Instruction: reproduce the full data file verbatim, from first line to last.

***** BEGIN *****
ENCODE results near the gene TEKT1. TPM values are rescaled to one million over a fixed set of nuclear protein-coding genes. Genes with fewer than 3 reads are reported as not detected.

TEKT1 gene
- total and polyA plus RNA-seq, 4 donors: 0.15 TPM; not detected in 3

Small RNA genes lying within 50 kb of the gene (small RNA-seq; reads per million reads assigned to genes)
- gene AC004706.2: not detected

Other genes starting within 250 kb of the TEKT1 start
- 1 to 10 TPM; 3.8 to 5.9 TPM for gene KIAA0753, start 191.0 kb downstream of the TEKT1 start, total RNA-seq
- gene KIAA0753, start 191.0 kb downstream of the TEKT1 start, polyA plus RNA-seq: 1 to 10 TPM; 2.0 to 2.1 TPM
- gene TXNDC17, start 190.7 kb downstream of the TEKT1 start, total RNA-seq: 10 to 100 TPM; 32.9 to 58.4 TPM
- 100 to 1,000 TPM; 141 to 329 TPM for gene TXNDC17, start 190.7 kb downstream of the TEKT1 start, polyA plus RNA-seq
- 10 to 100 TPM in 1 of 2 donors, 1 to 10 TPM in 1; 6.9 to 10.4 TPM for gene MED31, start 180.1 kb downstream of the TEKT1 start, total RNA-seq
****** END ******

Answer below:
ENCODE results near the gene TEKT1. TPM values are rescaled to one million over a fixed set of nuclear protein-coding genes. Genes with fewer than 3 reads are reported as not detected.

TEKT1 gene
- total and polyA plus RNA-seq, 4 donors: 0.15 TPM; not detected in 3

Small RNA genes lying within 50 kb of the gene (small RNA-seq; reads per million reads assigned to genes)
- gene AC004706.2: not detected

Other genes starting within 250 kb of the TEKT1 start
- 1 to 10 TPM; 3.8 to 5.9 TPM for gene KIAA0753, start 191.0 kb downstream of the TEKT1 start, total RNA-seq
- gene KIAA0753, start 191.0 kb downstream of the TEKT1 start, polyA plus RNA-seq: 1 to 10 TPM; 2.0 to 2.1 TPM
- gene TXNDC17, start 190.7 kb downstream of the TEKT1 start, total RNA-seq: 10 to 100 TPM; 32.9 to 58.4 TPM
- 100 to 1,000 TPM; 141 to 329 TPM for gene TXNDC17, start 190.7 kb downstream of the TEKT1 start, polyA plus RNA-seq
- 10 to 100 TPM in 1 of 2 donors, 1 to 10 TPM in 1; 6.9 to 10.4 TPM for gene MED31, start 180.1 kb downstream of the TEKT1 start, total RNA-seq